The Theatreguide.London Review
Taming Of The Shrew
RSC at Barbican Theatre Winter 2019-2020
Forty years ago there was an
American TV sitcom called All That Glitters whose premise was gender role
reversal. In its world househusbands stayed home and watched soap operas
while their wives ran businesses and sexually harassed their male
It lasted only a few weeks,
having used up its one joke midway through the first episode.
Now director Justin Audibert
pushes Shakespeare through a similar filter. In a woman-dominated world a
troublesome young man inexplicably named Katherine is tamed by a
swaggering adventuress named Petruchia.
The production runs over
three hours, and it uses up its one joke within the first half-hour.
Do the extensive
gender-switches add to the play's comedy? Not much. Do they illuminate or
enrich Shakespeare's vision? No.
Do they require extensive
rewriting of the text and make mincemeat of plot and characterisations?
Yes. Do they offer us a new perspective on our own preconceptions about
gender roles? Perhaps.
Above all, does this version
work as an evening's entertainment? Not especially.
Granted, Shakespeare's play
as written poses challenges to modern directors, actors and audiences. On
the surface Katherine is tamed and broken in spirit, losing the feisty
energy that made her an attractive character. But many productions find
one way or another around that difficulty, usually through building on the
lines that suggest irony or a special bond between Kate and Petruchio.
A male Katherine being tamed
and broken in spirit by a female Petruchio does not solve any of the
play's problems and creates new ones, largely through confusing the
characterisations and getting in the way of some of the play's comedy.
Claire Price has obvious fun
bringing a lot of swaggering energy to Petruchia. But one can't help
suspecting it would be exactly the same energy she would give to Katherine
in a more conventional production, and with much the same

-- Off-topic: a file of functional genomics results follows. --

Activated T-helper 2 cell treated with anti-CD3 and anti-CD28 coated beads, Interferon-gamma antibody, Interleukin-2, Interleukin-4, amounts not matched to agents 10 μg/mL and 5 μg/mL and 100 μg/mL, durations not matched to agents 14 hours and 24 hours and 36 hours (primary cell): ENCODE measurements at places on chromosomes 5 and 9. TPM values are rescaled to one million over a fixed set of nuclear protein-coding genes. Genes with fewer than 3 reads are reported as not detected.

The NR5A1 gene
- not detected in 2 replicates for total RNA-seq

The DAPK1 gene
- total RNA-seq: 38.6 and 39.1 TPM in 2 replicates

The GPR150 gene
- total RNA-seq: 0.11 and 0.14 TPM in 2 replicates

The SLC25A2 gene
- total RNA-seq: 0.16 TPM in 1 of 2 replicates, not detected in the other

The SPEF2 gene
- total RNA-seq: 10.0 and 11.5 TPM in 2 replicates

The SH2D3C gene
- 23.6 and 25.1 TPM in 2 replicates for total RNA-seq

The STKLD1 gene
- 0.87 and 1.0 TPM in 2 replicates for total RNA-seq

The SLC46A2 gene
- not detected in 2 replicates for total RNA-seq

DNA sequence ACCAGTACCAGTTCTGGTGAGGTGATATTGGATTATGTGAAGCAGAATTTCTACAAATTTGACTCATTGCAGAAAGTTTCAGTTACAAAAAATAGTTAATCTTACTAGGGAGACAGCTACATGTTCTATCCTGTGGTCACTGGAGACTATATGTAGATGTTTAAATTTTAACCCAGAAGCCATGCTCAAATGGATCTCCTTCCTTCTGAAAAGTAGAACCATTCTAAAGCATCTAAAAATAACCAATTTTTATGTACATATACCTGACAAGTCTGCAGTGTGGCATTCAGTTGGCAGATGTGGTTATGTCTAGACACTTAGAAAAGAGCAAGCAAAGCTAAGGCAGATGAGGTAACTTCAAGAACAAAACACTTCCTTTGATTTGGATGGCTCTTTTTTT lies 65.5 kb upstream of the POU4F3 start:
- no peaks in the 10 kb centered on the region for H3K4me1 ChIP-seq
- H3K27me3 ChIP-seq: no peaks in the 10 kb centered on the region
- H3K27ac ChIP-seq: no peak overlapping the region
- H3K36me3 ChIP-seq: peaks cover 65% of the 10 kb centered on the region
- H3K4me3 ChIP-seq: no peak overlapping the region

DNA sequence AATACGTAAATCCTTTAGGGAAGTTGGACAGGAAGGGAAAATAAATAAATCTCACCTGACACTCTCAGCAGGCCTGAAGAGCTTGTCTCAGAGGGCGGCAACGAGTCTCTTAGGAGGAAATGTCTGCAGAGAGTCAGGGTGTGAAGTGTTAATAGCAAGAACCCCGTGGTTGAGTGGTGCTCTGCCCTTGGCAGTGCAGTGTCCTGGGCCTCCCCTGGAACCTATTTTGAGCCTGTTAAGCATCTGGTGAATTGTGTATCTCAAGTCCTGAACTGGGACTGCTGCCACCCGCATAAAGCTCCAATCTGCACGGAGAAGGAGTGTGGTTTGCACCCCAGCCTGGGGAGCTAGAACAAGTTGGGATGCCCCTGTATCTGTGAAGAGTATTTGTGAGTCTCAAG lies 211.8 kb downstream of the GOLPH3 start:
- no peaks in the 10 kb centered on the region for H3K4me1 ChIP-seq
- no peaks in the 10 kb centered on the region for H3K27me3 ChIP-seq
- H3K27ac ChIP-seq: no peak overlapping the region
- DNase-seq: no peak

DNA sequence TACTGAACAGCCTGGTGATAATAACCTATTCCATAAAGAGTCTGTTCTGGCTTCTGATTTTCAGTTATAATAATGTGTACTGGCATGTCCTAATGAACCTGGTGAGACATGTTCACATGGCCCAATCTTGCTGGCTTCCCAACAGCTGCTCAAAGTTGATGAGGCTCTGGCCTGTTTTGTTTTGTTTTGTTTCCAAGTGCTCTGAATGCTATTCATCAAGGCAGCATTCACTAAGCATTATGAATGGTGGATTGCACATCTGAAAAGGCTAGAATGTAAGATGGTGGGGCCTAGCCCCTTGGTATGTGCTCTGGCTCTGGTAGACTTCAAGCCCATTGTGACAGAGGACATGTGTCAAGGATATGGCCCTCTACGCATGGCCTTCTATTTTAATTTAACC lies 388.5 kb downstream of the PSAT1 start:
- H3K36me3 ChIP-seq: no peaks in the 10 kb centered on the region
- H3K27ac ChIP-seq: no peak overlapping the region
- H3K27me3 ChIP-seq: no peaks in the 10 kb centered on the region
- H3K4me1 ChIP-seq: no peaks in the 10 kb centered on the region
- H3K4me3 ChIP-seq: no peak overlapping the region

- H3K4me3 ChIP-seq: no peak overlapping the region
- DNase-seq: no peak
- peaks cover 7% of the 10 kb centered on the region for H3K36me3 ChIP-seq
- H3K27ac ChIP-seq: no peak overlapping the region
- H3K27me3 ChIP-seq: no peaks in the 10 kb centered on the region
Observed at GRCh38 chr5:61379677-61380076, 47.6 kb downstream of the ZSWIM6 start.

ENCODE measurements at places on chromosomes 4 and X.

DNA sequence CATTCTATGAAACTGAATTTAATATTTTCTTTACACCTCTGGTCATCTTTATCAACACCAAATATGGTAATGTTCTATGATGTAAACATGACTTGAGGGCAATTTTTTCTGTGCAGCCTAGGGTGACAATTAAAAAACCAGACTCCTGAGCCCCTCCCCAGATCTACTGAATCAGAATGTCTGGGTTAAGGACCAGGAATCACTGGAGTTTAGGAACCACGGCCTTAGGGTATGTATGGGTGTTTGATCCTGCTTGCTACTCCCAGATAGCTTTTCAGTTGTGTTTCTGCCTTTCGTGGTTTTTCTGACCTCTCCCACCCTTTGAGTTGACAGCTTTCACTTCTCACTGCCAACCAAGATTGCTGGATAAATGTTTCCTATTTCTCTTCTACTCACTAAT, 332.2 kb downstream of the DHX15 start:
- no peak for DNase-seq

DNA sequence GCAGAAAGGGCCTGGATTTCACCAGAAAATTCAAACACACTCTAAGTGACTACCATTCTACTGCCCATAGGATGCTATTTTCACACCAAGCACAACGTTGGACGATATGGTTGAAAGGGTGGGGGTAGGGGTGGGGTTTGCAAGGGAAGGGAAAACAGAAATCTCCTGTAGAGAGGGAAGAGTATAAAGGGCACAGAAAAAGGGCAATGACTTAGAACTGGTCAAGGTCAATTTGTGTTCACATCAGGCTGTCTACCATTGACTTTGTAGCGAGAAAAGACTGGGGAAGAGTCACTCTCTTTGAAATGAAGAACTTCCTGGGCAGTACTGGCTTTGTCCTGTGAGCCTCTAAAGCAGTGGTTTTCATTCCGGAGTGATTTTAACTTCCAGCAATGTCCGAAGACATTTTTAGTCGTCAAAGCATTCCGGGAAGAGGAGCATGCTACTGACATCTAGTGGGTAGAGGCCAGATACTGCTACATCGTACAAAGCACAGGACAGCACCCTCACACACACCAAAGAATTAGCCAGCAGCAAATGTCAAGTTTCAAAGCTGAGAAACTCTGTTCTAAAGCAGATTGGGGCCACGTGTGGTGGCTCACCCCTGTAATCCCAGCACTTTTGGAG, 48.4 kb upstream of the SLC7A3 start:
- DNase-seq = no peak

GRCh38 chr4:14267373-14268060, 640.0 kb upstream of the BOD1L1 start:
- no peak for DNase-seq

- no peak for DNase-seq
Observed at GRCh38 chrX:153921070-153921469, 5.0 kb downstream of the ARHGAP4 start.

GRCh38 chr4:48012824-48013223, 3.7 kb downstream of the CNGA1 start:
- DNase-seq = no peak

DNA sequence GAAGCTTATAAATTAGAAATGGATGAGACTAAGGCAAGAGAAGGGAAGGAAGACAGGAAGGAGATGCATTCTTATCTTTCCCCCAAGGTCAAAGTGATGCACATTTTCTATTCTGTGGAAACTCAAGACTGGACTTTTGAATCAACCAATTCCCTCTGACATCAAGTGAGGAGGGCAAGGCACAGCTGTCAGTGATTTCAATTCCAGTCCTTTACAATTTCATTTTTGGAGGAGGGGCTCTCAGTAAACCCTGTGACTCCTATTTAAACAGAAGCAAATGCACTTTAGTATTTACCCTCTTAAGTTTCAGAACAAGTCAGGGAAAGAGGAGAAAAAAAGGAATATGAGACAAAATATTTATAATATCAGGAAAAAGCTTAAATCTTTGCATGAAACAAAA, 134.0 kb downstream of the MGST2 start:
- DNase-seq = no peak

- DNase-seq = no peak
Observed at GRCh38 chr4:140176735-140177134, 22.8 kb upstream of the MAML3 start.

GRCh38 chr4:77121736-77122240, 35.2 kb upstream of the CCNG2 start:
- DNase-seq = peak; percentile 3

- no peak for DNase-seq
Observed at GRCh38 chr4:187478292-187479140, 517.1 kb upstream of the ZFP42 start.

Joseph Arkley strives
mightily to make some coherent sense out of a boy named Kate, but finally
gives up and just reads the lines.
Much of the incidental humour
comes from wholly invented filigree provided by bits of business among
usually-hardly-noticed secondary and tertiary characters.
Laura Elsworthy shows the servant-disguised-as-her-boss Trania really getting into the spirit of the impersonation, while Sophie Stanton as the aged suitor Gremia generates laughs through the gimmick of taking rapid baby steps under a floor-length gown so she seems to be rolling on wheels (a trick stolen from Mark Rylance in Twelfth Night, who stole it from Gower Champion's choreography for Hello Dolly, who stole it from the Bolshoi Ballet).
And, zipping about in her
wheelchair, Amy Trigg turns the very small role of Biondella into a Puck-
or Ariel-like spirit directing traffic and keeping things moving. On the
other hand, James Cooney has been directed to flounce around as a very
effeminate Bianco for easy laughs that violate the whole gender-reversal
Yes, watching the 'taming'
process being done to a man might lead us to look at Shakespeare's gender
psychology in a fresh way, and the sight of all those women onstage might
make us aware of how very few females there are in the original text.
But that is far too little to justify a production that is too heavy-handed in its politics and simply not funny enough.
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